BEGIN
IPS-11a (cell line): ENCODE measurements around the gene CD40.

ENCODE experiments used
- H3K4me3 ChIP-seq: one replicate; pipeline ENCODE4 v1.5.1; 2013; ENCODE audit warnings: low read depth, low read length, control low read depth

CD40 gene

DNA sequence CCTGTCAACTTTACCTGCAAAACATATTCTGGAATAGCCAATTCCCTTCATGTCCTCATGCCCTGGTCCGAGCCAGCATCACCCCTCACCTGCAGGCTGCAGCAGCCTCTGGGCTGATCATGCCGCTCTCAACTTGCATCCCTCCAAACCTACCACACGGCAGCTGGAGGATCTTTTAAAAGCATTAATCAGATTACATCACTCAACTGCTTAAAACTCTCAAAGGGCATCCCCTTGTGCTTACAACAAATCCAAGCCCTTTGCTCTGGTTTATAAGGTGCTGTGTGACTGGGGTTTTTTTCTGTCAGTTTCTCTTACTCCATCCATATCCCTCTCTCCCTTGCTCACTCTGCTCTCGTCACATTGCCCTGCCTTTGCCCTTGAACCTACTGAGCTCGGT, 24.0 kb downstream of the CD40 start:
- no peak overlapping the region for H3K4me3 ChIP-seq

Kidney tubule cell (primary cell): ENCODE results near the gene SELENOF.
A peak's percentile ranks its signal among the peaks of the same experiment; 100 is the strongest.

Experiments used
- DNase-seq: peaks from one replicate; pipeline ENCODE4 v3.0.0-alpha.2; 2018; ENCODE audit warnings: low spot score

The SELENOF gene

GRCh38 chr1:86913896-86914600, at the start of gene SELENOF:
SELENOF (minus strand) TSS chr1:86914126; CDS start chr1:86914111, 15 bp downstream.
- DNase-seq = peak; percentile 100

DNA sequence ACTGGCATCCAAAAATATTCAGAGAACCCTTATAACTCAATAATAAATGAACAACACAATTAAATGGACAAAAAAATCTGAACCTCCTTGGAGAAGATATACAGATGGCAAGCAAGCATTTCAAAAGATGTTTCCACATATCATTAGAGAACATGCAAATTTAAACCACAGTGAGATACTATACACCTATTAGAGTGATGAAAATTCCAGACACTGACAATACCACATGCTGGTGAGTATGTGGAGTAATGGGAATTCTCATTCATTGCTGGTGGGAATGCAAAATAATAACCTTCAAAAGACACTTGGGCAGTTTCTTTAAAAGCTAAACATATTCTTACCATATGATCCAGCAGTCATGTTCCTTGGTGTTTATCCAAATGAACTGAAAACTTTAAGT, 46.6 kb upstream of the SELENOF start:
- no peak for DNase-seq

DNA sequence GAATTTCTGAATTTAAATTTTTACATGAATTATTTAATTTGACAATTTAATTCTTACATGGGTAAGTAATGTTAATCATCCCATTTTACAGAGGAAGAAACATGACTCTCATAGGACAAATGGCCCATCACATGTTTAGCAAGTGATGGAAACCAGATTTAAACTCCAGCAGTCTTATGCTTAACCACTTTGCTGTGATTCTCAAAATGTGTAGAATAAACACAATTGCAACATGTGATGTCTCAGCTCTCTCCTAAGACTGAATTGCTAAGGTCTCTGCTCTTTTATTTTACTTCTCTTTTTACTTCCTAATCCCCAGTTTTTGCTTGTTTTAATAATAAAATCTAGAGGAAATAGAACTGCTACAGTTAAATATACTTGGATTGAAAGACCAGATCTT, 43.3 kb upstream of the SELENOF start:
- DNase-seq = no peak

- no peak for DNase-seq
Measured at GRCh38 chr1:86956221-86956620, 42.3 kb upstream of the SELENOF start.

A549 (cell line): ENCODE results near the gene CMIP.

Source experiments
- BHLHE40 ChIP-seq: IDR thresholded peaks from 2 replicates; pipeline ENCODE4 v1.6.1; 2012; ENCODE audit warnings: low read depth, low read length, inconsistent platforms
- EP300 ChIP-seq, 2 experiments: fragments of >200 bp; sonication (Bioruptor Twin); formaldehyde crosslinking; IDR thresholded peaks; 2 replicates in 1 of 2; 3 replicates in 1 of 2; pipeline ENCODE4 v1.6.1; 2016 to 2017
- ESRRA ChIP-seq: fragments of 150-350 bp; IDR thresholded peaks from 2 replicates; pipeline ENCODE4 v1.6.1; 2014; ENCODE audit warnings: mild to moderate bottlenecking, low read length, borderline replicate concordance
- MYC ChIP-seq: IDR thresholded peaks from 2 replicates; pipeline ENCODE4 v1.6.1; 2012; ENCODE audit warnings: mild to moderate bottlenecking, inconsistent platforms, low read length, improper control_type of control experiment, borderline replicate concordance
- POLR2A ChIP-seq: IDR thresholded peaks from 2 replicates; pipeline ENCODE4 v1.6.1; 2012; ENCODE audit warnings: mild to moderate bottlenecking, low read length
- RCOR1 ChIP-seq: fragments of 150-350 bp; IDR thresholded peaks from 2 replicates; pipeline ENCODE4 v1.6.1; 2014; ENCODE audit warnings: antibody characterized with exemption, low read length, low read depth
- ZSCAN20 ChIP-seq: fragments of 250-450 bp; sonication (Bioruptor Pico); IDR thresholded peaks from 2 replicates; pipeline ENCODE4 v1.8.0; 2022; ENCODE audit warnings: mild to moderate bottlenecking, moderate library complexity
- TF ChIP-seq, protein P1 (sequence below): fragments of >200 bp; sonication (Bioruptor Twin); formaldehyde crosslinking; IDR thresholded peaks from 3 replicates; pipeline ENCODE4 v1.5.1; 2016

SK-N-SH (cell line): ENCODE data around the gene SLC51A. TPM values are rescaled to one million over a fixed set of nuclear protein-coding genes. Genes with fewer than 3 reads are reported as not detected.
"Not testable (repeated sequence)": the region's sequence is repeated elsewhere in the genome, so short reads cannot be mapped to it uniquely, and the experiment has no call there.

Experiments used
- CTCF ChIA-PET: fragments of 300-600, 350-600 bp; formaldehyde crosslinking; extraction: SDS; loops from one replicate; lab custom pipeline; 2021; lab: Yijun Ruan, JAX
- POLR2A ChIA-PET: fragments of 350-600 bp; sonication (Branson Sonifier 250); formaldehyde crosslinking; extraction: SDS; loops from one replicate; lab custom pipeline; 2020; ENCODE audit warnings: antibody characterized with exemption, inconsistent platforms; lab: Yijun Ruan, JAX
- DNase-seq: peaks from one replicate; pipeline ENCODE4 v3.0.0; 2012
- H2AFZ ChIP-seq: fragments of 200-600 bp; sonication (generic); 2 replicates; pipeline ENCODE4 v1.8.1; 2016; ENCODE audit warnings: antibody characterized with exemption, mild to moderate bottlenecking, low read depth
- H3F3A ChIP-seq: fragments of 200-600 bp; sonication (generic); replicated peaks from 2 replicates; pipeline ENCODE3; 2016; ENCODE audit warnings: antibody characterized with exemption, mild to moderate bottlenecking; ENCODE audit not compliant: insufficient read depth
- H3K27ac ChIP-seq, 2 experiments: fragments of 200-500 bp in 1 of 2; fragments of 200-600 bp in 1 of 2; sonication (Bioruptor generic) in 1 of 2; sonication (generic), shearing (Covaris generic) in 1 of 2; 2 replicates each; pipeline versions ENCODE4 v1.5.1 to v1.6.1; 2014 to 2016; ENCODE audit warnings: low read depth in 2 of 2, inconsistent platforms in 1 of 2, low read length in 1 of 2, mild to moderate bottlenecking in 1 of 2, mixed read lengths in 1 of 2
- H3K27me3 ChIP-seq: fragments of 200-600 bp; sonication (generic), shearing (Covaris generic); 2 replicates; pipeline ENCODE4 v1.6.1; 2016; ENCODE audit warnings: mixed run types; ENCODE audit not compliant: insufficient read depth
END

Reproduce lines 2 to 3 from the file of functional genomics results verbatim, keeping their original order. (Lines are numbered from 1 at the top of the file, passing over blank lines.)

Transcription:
ENCODE experiments used
- H3K4me3 ChIP-seq: one replicate; pipeline ENCODE4 v1.5.1; 2013; ENCODE audit warnings: low read depth, low read length, control low read depth